New digital media, broadly defined as enabling forms of communications that are digital, interactive, hypertextual, networked, simulated, ubiquitous and de-located (see also Bonacchi 2012), have reshaped our everyday lives and the ways we interact with cultural content and institutions. Although we suggest there is a growing understanding and adoption of these media in the archaeological sector, it seems that some archaeologists have started to dedicate attention to digital engagement without considering what it means to communicate in the first place, whether online or offline, in digital or analogue form.
In the DPA literature it is not uncommon to find words like dissemination, engagement, participation and meaning-making used interchangeably or with little thought given to their deep and distinct theoretical and practical underpinnings. Here, it is worth briefly examining two distinct views of communication that have been codified in relation to mass communication (Steinberg 2007, 39–40), and whose applicability is still being variously reviewed in digitally connected contexts (e.g. Jensen and Neuman 2013).
The first is the media- or technology-centred view, which arose in North America immediately after the Second World War (McQuail 2005, 62–3; Oosthuizen 1995, 3–5; Steinberg 2007, 39). This approach developed from the assumption that communication works towards integration, continuity and the ordering of society. This view embraced a mathematical-engineering approach borrowed from information studies, mainly concerned with accurate and efficient communication as the result of technically well-operating channels, and exemplified in the writings of Lasswell (1948), and Shannon and Weaver (1949). Building on their work, the dominant paradigm began to take shape around the idea of the transmission of messages, of senders and receivers encoding and decoding such messages, and of media effects manifesting themselves in similar ways — regardless of the characteristics of the people involved in the communication process (Fiske 2002, 30–1). It is worryingly easy to find evidence of this kind of supposedly straightforward and more or less blind 'transmission' or 'dissemination' of archaeological messages within DPA.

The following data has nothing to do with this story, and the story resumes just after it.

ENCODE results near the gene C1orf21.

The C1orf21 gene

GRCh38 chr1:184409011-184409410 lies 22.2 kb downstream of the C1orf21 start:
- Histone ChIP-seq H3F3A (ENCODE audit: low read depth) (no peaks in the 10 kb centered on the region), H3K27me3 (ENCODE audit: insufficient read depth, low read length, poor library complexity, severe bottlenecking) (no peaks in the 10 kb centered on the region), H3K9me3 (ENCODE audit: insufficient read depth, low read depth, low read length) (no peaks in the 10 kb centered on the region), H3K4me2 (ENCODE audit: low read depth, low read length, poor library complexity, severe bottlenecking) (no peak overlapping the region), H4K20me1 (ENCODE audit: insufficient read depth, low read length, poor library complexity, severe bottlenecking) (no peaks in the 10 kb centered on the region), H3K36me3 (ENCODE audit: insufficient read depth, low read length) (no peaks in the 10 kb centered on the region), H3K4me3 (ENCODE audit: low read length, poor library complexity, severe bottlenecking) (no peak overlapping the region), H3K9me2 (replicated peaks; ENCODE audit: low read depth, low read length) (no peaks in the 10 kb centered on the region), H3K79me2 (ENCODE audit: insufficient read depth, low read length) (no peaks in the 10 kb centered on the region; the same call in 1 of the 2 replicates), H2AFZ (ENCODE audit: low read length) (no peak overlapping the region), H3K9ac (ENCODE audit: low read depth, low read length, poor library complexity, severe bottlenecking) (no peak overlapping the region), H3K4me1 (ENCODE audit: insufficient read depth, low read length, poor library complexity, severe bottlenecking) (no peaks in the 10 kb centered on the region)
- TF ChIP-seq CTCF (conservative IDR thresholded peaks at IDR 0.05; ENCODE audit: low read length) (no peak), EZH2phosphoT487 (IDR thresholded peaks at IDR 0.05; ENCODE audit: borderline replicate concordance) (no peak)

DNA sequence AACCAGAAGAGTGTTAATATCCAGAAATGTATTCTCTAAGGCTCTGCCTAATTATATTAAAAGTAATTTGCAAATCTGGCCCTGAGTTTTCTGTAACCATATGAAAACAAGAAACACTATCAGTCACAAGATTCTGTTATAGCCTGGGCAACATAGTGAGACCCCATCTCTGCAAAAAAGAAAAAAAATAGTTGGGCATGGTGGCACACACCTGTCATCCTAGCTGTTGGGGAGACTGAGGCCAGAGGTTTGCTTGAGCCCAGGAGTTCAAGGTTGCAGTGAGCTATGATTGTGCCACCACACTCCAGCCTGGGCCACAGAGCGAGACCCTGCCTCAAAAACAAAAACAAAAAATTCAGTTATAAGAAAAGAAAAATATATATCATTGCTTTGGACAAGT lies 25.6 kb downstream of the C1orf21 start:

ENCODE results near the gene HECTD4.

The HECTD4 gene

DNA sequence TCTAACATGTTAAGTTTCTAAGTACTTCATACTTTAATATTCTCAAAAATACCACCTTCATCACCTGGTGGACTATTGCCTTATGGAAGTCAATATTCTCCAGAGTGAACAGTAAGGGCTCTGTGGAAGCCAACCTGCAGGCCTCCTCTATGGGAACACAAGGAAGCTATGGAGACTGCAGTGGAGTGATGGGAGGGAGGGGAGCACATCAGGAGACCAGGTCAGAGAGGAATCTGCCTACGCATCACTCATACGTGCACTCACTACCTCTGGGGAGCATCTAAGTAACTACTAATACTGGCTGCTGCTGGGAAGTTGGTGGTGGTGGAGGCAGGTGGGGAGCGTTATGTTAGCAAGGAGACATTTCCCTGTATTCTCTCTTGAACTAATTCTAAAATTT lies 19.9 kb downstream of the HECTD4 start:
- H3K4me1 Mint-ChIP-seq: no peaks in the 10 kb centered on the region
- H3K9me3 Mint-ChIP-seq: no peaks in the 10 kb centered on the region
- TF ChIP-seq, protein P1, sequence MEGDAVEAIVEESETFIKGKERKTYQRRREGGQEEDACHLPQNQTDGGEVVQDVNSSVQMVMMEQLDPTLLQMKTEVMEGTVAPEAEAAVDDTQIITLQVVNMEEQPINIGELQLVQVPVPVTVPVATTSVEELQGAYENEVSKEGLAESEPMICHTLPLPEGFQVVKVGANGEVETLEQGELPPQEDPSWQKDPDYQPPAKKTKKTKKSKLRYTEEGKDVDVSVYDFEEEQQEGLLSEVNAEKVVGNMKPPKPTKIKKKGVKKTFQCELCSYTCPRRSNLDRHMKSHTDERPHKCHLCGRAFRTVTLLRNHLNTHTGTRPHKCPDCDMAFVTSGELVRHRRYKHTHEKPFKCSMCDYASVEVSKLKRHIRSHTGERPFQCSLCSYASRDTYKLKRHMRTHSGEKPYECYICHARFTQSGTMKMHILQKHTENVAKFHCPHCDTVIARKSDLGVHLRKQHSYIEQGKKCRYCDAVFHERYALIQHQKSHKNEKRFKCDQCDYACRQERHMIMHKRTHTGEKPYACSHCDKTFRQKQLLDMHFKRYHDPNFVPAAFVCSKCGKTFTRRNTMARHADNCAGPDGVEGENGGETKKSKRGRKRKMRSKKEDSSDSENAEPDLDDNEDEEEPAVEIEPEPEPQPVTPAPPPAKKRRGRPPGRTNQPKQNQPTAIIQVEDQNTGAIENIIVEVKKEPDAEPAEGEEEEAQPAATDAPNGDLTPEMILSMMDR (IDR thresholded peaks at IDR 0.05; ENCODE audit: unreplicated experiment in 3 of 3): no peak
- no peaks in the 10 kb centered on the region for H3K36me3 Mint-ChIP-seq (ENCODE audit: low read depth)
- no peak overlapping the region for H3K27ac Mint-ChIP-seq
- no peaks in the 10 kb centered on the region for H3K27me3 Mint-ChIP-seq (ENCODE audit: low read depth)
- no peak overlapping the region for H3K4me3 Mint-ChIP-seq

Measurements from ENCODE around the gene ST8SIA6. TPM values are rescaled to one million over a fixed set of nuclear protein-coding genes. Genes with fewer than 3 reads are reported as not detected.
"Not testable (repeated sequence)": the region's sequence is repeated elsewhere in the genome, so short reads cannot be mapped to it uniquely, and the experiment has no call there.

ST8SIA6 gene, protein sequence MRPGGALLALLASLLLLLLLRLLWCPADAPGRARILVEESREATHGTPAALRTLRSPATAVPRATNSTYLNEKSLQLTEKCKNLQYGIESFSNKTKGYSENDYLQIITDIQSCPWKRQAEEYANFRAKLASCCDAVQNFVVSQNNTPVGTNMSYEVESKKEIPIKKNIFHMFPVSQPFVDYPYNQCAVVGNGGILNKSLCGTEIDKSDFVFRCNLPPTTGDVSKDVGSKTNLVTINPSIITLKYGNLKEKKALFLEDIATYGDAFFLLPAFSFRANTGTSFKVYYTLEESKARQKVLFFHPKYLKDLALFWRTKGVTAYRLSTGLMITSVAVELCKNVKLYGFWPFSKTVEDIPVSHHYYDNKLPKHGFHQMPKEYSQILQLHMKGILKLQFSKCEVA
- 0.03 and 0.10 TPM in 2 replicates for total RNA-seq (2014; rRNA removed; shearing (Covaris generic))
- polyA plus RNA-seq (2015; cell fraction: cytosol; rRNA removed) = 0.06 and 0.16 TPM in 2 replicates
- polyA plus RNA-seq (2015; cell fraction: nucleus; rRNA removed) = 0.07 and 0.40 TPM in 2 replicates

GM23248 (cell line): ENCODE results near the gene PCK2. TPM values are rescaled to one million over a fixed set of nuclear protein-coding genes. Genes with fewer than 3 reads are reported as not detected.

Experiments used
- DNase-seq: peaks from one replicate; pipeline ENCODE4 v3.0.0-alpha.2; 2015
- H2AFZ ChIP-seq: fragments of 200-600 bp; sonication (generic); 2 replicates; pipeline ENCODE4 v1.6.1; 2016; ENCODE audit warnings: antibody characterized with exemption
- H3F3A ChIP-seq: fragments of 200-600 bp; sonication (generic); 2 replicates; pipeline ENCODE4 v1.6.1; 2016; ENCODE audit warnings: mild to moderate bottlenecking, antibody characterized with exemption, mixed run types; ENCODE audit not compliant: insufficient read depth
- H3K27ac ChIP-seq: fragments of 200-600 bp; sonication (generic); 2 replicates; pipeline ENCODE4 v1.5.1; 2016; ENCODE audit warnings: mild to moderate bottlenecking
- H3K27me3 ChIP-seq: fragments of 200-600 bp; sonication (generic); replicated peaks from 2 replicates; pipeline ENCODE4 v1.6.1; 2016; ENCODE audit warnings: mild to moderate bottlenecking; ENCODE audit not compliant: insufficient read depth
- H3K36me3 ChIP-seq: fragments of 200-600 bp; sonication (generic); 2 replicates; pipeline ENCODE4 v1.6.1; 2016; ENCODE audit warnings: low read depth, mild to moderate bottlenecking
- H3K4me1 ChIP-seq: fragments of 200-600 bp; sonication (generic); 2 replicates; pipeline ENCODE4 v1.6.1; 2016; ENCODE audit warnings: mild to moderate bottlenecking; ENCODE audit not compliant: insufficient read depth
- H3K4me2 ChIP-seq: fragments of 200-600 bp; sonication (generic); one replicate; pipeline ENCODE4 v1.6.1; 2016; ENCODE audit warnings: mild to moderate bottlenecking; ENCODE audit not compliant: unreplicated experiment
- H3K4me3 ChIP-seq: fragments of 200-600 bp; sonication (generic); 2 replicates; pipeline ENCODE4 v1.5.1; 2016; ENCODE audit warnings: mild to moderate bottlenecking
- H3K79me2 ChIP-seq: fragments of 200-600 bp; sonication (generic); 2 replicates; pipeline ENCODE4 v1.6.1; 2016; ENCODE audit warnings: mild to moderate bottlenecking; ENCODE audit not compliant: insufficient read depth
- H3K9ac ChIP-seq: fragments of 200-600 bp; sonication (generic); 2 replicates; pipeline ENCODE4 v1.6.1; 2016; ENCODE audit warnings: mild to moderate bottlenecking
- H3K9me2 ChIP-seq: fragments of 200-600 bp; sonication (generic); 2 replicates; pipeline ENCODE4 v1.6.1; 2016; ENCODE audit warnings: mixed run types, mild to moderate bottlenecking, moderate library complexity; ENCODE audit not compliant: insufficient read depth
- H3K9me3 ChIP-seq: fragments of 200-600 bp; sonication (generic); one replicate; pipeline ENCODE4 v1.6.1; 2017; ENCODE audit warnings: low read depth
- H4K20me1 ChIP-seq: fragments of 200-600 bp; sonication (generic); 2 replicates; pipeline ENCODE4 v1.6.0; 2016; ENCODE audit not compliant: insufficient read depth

An alternative paradigm originated from a critique of this earlier dominant one, and is grounded in the work of the Frankfurt School, although it was only clearly outlined from the 1960s and 70s onwards (McQuail 2005, 65–6). This view does not share the notion of fixed meanings embedded in media content. On the contrary, it conceives of meanings as constructed within the contexts of communication and varying according to the profile of the participants: their motivations, attitudes, prior knowledge, existing skills and socio-demographic characteristics.
Whether one chooses to embrace a media- or, alternatively, a meaning-centred view of communication has considerable influence on the kinds of engagement that can result. What we have seen to date in DPA is too much of the former, with limited attention to audiences and little or no interest in monitoring and evaluation, and not enough of the latter with clear objectives and assessment of the results achieved.